62 years later, Shelagh Delaney’s play about motherhood, love and discrimination still packs a punch. In the recent co-production between the National Theatre and Trafalgar Studios, music is the honey that binds the story together, but the music used to smooth the edges of Delaney’s script leave a sweet taste in the mouth that sticks for longer than I’d like.
While objectively slick, Sheibani’s A Taste Of Honey feels like a watered down, less angry version of Delaney’s script; I wouldn’t say he goes so far as to romanticise the poverty onstage, but it feels like it is trying to make this aggressively socialist play appeal to the primarily middle-class West End audience by softening it with a bit of light music. Frankly, I question whether it is necessary to allow a male director to strip the first major Angry Young Woman play of it’s anger in the first place. In a play with a socialist message very much at its heart, undercutting the moments that should make us feel angry rather than sad with mournful, jazzy singing undermines the potency of Delaney’s words. In a way, I’m sort of impressed that this production has almost succeeded in taming such a radical script. Impressed, or offended, I’m not sure.
Delaney’s script was iconic for being what was considered the first ‘angry young woman’ play in a world full of angry young men, and it still has an awful lot of relevance today, particularly in our current political climate – it is a play that should leave it’s audience feeling furious at the society that has failed these people, not one that has them tapping along to ‘Ain’t We Got Fun’. Although the music works when underscoring dialogue, having characters introduce themselves through song doesn’t particularly add anything to the script. I mean, we don’t need to hear Geoff do a full routine to ‘Mad About The Boy’ to understand that yes, just in case we needed it spelling out for us, he is gay.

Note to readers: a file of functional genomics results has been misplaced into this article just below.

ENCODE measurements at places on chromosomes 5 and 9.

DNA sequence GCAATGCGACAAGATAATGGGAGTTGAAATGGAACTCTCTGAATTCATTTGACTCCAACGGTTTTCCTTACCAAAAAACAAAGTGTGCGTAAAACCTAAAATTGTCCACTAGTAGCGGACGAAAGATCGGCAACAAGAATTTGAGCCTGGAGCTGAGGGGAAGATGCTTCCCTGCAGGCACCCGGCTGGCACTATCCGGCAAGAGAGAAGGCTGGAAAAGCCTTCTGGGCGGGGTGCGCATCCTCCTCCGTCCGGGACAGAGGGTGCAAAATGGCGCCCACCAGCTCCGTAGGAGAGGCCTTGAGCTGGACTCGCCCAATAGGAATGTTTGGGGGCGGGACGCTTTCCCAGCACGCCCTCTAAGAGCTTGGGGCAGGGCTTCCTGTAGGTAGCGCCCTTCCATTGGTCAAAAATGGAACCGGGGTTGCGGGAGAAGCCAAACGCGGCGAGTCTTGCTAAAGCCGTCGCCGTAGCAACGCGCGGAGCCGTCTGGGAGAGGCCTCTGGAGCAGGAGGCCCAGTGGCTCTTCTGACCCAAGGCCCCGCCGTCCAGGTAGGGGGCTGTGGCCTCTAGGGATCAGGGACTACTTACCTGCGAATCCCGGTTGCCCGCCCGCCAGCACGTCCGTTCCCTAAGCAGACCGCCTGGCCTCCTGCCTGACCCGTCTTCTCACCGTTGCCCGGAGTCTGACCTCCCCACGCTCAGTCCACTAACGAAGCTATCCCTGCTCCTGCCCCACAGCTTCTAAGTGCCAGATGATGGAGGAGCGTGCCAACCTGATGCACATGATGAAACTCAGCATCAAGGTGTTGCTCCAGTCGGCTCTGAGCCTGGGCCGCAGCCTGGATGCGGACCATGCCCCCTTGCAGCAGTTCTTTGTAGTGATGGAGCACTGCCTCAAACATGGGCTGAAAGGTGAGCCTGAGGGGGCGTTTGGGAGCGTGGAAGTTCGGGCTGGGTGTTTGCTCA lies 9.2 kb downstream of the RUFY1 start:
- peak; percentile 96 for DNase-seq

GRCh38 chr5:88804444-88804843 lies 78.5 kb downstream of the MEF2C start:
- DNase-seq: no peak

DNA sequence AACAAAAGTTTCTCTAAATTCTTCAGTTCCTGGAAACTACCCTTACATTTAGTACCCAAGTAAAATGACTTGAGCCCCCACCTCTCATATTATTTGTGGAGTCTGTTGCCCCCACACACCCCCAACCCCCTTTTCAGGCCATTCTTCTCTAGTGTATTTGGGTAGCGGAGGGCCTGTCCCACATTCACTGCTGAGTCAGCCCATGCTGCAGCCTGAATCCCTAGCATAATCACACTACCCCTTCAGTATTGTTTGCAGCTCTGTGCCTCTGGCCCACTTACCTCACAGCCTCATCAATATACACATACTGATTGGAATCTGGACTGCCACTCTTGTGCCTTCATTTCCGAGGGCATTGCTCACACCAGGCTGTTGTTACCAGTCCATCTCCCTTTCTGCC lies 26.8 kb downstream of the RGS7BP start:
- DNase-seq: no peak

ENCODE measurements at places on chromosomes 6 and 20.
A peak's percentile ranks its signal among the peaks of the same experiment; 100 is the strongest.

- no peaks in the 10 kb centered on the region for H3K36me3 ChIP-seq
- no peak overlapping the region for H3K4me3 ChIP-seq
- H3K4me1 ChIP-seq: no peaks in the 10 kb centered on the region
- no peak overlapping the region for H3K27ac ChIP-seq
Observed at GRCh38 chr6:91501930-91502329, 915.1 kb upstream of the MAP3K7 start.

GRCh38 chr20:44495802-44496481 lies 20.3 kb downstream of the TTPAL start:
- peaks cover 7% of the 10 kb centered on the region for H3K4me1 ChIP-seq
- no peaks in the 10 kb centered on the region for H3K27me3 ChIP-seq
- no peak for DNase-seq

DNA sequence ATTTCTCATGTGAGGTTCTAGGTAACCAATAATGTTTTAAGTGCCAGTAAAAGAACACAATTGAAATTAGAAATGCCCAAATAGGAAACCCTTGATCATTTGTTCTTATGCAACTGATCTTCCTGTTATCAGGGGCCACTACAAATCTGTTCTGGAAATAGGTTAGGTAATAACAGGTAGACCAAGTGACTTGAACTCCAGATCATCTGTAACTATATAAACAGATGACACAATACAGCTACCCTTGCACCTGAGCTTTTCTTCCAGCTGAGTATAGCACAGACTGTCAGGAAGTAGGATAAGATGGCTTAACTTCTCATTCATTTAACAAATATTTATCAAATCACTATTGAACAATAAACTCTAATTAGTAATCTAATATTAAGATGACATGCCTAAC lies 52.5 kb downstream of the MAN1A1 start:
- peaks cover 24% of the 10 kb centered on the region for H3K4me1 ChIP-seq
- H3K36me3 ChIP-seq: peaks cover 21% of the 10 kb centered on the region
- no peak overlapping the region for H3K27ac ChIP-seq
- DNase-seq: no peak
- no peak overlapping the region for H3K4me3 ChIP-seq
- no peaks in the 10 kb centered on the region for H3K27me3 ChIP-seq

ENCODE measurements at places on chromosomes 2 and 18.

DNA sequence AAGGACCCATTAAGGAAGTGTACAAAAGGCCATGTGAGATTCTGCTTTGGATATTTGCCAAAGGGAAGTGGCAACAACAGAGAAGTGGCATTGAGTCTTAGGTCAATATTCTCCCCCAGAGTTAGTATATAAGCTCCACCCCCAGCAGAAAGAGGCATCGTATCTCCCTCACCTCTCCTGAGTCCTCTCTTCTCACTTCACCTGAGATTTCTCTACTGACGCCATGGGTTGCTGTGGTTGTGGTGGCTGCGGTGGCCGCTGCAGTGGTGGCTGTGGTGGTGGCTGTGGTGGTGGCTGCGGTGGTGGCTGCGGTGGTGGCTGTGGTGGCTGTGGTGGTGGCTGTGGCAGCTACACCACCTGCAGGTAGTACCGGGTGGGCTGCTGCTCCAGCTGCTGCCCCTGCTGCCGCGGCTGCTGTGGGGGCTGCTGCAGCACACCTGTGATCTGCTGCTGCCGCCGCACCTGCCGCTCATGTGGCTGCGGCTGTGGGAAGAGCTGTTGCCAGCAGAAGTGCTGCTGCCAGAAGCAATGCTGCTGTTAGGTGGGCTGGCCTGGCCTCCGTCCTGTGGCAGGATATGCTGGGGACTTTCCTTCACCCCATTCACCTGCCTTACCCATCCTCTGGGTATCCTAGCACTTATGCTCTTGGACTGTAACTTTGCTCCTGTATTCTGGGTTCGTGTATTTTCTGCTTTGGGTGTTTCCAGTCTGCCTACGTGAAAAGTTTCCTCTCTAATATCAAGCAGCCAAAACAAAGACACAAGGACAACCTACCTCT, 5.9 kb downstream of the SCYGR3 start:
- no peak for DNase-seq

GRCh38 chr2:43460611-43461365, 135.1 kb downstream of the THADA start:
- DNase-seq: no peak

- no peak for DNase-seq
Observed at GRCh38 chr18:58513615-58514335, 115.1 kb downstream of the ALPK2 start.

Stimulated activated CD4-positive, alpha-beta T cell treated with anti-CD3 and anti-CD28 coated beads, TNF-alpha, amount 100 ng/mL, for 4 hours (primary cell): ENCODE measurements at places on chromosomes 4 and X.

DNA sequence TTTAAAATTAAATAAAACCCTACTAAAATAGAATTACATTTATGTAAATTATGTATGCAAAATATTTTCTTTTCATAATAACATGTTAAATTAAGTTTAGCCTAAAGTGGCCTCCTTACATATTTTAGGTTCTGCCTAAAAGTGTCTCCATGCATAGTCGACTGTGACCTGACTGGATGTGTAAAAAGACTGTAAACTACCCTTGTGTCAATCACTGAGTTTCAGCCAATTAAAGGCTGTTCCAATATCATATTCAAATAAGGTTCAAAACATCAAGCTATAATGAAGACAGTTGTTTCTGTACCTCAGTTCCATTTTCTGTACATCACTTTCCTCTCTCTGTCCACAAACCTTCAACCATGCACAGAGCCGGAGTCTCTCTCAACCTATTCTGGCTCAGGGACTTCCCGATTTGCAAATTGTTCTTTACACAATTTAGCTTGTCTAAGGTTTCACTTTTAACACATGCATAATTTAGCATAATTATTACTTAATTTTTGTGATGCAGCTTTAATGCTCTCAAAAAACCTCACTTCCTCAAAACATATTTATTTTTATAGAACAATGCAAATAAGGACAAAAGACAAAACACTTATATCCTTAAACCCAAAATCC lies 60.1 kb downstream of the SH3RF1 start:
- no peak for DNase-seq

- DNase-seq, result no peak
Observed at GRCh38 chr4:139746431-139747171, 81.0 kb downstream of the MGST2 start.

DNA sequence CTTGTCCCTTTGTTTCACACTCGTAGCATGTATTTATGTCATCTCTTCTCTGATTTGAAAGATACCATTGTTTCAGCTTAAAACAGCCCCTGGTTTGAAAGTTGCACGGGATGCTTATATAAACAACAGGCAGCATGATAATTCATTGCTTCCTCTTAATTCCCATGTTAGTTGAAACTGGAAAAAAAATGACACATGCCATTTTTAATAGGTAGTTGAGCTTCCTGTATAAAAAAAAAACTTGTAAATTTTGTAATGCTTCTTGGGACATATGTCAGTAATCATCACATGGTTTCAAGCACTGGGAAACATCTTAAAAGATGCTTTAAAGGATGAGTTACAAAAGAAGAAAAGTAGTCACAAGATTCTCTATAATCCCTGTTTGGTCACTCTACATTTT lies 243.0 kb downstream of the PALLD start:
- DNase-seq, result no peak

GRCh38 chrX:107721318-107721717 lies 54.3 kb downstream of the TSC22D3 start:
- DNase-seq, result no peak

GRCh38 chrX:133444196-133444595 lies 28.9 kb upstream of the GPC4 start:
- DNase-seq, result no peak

There are moments where the singing works, however, there are other moments which feel more like musical theatre than anything else. I could see why it makes sense for Jimmie (Durone Strokes) to sing to Jo (Gemma Dobson) because his gentle voice provides a contrast to the horrid sounds of Jo and Helen’s flat. However, most of the songs seem to be there simply to cover transitions or dilute the harshness that is at the very core of the script; even the gloriously blunt opening line of the play is watered down with an out-of-place musical number.
Love or loathe the singing, I cannot deny that Jodie Prenger is impressive as Helen, and although I question some of his choices, Sheibani has certainly brought out the best in his actors; Dobson’s Jo and Stroke’s Jimmie have undeniable chemistry, and the relationship between Jo and Stuart Thompson’s Geoff drips with a snappy, twisted kind of affection. Although Prenger’s accent does occasionally dip into something vaguely Essex-sounding, the relationship between mother and daughter is entirely believable and, despite it’s obvious toxicity, strangely heart-warming. The moment where Helen tells Jo about the love affair she had with Jo’s father, a man with ‘strange eyes’, gives me chills.
Overall, it’s an objectively good show; the production is slick, the design is polished and it is, to be frank, exactly what you’d expect from a big budget West End play. But that’s the problem: it feels sanitised, like somebody took Delaney’s scrappy, harsh slice of life and smoothed out all of the rough edges. This isn’t A Taste Of Honey, it’s coated in it.
A Taste Of Honey is playing at Trafalgar Studios until 29 February. For more information and tickets, visit the National Theatre website.